Town Meeting voters checking in at a previous session. Concord Bridge file photo

Town Meeting organizers prepare for possibility of private paper ballot 

April 26, 2024

By Celeste Katz Marston — 

In Concord, Town Meeting is conducted in the open, with voters holding up brightly colored papers and literally standing to be counted. 


For the first time in more than a decade, a Town Meeting vote may potentially come to a private paper ballot next week. Moderator Carmin Reiss and her team are preparing for the possibility.

Town Moderator Carmin Reiss, center.
Photo by Celeste Katz Marston

“Every once in a while, there is something that comes up that people feel would benefit from a vote taken in privacy rather than publicly,” Reiss said. 

“It is cumbersome enough that you’ve got to have a really good reason to do it… People have to feel really strongly about it to go through this.”

There are several hot topics on the warrant for next week’s meeting, including a much-discussed item related to the naming of the new school. 

The School Committee voted in February, after soliciting public comment, for “Concord Middle School.”

But a groundswell of support remains for naming the building for Civil War-era racial justice advocate Ellen Garrison.

Article 22, sponsored by the Diversity, Equity, and Inclusion Committee and presented by Co-Chair Joe Palumbo, moves that the town ask the School Committee to name the “publicly financed and owned” property for Garrison.

Ellen Garrison. Image via The Robbins House

She would be the first person of color in Concord history to have a public building named for her.

Putting it to paper

While Palumbo said he personally doesn’t plan to do so, “a number of voters have indicated that they would like to take the vote on Article 22 [by] paper ballot,” Reiss said.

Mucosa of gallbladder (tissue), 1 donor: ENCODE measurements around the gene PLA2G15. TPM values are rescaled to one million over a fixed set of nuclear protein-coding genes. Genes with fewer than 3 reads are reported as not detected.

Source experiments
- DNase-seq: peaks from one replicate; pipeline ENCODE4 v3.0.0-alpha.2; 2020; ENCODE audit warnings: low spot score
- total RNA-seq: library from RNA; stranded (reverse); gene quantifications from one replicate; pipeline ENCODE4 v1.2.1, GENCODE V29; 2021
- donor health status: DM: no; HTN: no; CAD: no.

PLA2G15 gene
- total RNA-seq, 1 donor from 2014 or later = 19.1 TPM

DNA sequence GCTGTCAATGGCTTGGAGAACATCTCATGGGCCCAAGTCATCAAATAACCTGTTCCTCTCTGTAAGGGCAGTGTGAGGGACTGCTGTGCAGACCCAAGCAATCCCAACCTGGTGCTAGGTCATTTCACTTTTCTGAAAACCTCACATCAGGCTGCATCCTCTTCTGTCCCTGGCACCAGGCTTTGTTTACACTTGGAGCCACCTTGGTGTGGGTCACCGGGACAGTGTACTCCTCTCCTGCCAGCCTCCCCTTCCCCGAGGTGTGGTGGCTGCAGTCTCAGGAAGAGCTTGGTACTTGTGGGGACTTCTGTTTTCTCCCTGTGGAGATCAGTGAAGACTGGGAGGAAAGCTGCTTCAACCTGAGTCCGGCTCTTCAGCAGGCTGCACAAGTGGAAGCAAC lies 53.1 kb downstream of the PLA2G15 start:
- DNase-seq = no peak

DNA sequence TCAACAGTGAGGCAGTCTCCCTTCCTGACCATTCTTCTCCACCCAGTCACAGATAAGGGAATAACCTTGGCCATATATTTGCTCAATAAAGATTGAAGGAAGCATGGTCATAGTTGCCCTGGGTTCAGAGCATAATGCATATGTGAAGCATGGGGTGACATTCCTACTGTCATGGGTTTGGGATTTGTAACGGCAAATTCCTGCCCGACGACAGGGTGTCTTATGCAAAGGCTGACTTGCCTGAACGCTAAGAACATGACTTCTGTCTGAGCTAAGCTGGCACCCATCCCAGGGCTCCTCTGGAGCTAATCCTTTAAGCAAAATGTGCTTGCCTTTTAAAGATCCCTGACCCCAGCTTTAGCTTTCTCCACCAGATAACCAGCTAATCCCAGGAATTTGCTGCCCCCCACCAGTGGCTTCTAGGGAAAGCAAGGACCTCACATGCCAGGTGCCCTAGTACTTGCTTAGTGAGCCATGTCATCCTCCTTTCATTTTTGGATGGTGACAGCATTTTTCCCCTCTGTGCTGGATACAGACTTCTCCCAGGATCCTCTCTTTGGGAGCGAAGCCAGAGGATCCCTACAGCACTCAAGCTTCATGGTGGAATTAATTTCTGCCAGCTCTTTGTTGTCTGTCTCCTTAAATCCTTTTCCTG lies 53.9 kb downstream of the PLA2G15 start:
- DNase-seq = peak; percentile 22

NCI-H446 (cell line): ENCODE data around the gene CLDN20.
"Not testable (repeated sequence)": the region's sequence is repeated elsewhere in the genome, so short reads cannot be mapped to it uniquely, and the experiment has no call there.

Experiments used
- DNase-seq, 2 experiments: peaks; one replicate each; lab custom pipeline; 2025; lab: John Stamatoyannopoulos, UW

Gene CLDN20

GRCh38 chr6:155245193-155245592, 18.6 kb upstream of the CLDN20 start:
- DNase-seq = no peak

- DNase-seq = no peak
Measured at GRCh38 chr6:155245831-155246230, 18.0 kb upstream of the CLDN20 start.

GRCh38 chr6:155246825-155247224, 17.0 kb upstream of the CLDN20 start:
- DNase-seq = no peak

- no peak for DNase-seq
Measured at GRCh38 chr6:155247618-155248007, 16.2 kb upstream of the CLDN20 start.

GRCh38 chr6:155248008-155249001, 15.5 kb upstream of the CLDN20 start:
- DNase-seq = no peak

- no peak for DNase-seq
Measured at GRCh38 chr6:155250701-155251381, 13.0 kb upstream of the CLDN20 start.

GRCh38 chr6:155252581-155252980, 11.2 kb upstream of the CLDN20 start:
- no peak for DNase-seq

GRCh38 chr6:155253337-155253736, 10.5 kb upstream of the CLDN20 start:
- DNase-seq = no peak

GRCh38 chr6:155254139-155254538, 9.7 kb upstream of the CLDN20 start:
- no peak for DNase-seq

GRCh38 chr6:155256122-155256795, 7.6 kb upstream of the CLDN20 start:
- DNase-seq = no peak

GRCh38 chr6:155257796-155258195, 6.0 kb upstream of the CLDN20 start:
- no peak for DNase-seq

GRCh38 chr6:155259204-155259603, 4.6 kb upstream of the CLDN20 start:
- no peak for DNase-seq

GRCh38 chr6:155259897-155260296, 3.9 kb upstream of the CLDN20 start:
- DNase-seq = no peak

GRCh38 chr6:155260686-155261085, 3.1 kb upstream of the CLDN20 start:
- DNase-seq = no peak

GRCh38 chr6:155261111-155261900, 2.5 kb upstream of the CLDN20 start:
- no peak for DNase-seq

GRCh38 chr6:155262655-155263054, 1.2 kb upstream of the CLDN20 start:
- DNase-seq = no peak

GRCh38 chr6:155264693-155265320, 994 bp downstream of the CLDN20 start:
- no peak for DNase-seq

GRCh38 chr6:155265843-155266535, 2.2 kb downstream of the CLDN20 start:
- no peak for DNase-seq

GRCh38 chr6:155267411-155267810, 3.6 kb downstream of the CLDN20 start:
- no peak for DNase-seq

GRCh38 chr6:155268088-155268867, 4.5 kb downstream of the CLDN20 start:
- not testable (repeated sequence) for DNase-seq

“Because we are expecting a sizable turnout at Town Meeting, we have taken special care to review procedures and to be sure that everything is in place for a paper ballot involving a large number of voters.”

A motion to go to written ballots would need a second and the backing of a majority, Reiss said. 

Tellers would collect ballots directly from each voter and deliver them to a tabulation team. “The rest of us [will] move on to the next article [while] we wait to hear what the vote was on the paper ballot,” Reiss said. 

The last time Town Meeting went to a paper ballot was in 2013 on a citizen-sponsored article related to school administration. (The motion failed, 201-285. The process added around an hour to the meeting, Reiss said.) 

It wasn’t immediately clear when Article 22 will be considered. Town Meeting begins April 29 and continues April 30, with a Special Town Meeting on May 1.

Public vs. private

The desire for a paper ballot vote speaks to broader questions — including some on this year’s warrant — about how Town Meeting works. 

Among them, voters will be asked to consider whether Concord should join other communities in using handheld “clickers” to cast meeting votes. 

Concord Bridge file photo

Proponents say the hand-raising or “stand and be counted” model is too public to allow people to vote their consciences comfortably.

Those who prefer how Town Meeting has functioned for centuries say both open debate and open voting matter to the community’s deliberative process. 

“I’m sure that this kind of a circumstance will factor into people’s thinking about whether they would support us using [handheld] electronic voting at Town Meeting,” Reiss said of the paper ballot possibility.

“Obviously, if we were using electronic voting, you wouldn’t need to do this because every vote is, in essence, a secret ballot.”